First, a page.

Some wishes for the new year

Some wishes for the new year

I have a New Year’s wish list. Other readers may have ones of their own.

A living wage job for anyone willing to work.

The rebirth of supportive, respectful families, which are the basis of responsible behavior and a law-abiding society.

An end to slavish obedience to political, union, religious and corporate institutions that demonstrate greater allegiance to money and power brokering than to the high standard of life, liberty and the pursuit of happiness for all.

Measurable, mandatory job performance requirements for every elected official that include clear reporting to voters of official activity and legislative record.

A Congress that lives in the real world of its electors, which would include budgetary restraint, paying for pensions and health care, trading only on public information and an absence of K-Street influence peddling.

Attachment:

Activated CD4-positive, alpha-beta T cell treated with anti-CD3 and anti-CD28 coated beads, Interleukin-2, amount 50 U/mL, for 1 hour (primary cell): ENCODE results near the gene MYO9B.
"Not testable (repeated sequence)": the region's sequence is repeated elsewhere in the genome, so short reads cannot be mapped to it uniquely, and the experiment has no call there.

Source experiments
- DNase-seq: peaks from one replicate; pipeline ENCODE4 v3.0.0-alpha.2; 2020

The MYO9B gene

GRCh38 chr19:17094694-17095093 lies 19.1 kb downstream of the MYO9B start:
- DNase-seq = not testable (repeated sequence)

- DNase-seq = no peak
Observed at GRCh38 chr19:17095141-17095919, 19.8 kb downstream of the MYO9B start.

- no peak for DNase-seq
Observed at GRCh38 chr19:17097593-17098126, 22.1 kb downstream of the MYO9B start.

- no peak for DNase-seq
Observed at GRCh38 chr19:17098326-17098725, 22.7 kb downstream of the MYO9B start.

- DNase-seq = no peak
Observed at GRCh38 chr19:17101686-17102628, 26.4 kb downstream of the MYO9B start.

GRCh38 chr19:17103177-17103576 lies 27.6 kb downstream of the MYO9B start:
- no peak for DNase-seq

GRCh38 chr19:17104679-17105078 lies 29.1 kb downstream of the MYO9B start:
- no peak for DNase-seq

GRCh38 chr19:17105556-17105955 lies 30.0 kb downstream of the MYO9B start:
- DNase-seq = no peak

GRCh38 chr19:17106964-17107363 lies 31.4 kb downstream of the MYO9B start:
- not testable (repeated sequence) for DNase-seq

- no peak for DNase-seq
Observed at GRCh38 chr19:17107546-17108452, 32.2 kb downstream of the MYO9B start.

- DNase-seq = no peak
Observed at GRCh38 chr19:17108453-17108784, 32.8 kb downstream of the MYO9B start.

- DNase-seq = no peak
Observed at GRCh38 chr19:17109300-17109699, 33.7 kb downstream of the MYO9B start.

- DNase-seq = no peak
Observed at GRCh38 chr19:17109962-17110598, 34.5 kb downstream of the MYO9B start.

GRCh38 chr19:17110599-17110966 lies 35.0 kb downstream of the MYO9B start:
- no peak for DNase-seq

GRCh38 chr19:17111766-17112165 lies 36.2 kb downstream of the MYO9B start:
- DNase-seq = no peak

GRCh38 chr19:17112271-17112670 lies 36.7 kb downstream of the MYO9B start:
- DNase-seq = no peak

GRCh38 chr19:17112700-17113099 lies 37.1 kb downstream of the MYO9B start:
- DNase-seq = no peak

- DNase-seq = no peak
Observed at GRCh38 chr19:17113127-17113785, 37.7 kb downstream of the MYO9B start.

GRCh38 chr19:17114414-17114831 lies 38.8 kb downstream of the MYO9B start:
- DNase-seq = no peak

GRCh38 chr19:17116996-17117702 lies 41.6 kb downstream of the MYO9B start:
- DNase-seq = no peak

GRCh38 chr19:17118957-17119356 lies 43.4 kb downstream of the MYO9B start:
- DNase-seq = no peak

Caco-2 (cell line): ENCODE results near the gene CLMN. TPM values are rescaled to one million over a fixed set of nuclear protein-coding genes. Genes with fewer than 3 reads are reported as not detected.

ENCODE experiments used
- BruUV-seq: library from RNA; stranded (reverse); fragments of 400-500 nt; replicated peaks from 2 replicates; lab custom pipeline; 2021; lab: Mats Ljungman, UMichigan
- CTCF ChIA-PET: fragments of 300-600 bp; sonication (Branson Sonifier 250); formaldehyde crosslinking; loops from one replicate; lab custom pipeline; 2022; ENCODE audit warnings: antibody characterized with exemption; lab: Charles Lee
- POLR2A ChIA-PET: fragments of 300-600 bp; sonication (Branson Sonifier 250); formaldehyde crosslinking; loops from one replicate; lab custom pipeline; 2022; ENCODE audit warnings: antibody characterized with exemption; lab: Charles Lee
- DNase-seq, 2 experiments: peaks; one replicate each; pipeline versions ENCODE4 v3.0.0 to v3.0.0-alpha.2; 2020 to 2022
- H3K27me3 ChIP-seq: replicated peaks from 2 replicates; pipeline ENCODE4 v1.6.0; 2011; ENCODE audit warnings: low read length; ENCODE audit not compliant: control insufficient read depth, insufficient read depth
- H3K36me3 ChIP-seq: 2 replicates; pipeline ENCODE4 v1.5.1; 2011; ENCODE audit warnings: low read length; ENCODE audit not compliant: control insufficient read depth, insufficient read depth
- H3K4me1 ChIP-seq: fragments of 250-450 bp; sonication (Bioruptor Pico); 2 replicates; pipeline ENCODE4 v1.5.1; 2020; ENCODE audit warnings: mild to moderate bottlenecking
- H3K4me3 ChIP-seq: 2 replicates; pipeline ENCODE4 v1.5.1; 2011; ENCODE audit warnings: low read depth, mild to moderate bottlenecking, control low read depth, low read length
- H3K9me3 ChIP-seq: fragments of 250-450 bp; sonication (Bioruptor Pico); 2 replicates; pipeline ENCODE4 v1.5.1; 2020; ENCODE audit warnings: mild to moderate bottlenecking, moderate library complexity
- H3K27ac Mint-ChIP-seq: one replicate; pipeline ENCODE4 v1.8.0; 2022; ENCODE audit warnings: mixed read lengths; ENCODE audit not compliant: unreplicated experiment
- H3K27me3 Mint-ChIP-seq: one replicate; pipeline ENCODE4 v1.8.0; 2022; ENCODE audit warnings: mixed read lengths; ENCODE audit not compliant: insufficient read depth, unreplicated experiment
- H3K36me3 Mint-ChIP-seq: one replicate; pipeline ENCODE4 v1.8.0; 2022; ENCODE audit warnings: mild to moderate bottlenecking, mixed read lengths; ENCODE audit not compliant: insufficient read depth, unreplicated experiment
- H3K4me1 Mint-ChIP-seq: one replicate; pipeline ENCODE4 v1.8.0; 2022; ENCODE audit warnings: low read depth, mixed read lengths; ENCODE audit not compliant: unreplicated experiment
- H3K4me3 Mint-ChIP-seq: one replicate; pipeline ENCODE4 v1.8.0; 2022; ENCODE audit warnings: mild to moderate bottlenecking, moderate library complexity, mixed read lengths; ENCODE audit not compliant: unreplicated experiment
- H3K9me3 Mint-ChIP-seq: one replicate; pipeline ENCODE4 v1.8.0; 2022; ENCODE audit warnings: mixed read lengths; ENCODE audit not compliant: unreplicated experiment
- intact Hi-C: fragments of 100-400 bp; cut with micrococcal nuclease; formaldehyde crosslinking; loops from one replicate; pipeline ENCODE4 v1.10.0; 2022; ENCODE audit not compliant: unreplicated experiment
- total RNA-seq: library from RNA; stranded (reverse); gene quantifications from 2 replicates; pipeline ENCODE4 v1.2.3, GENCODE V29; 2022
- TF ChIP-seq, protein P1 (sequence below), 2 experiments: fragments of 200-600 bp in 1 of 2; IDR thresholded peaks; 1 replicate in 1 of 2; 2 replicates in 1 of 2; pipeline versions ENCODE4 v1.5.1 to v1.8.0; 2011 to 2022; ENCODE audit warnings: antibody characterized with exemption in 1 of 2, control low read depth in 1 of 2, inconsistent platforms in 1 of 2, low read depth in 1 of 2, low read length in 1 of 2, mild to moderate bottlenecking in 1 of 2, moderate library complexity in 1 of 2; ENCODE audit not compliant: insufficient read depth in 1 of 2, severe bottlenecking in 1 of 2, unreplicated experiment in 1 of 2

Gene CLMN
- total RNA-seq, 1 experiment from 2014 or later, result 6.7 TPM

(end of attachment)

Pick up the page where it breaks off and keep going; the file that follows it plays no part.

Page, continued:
A no vote for any politician who treats taxes as anything other than our money or who portrays Social Security benefits, which we paid to have, as an entitlement handout from an indulgent government.

Cautious development of our natural resources (the state of the Mahoning River tells us why caution is necessary).

No spending on corrupt foreign governments, but responsible spending, instead, to feed, shelter and care for those needing a helping hand in our own land.

An end to undeclared, open-ended wars that destroy life, waste treasure and accomplish nothing.

More random acts of kindness anonymously made and gratefully received, with a resolve to pay them forward.

Jim Cartwright, Canfield

Disputes pension doom and gloom

Public pensions are strong, not in a “free fall” as Bertram de Souza’s Dec. 18 column stated. Mr. De Souza’s first mistake was using studies by the Buckeye Institute for Public Policy Solutions. That organization is so far right they are radical. They want to end the state income tax. Their hatred of the teachers union is so strong that they are willing to destroy public schools to break them. They want to privatize the turnpike, prisons and lottery. By no reasonable definition can they be called unbiased.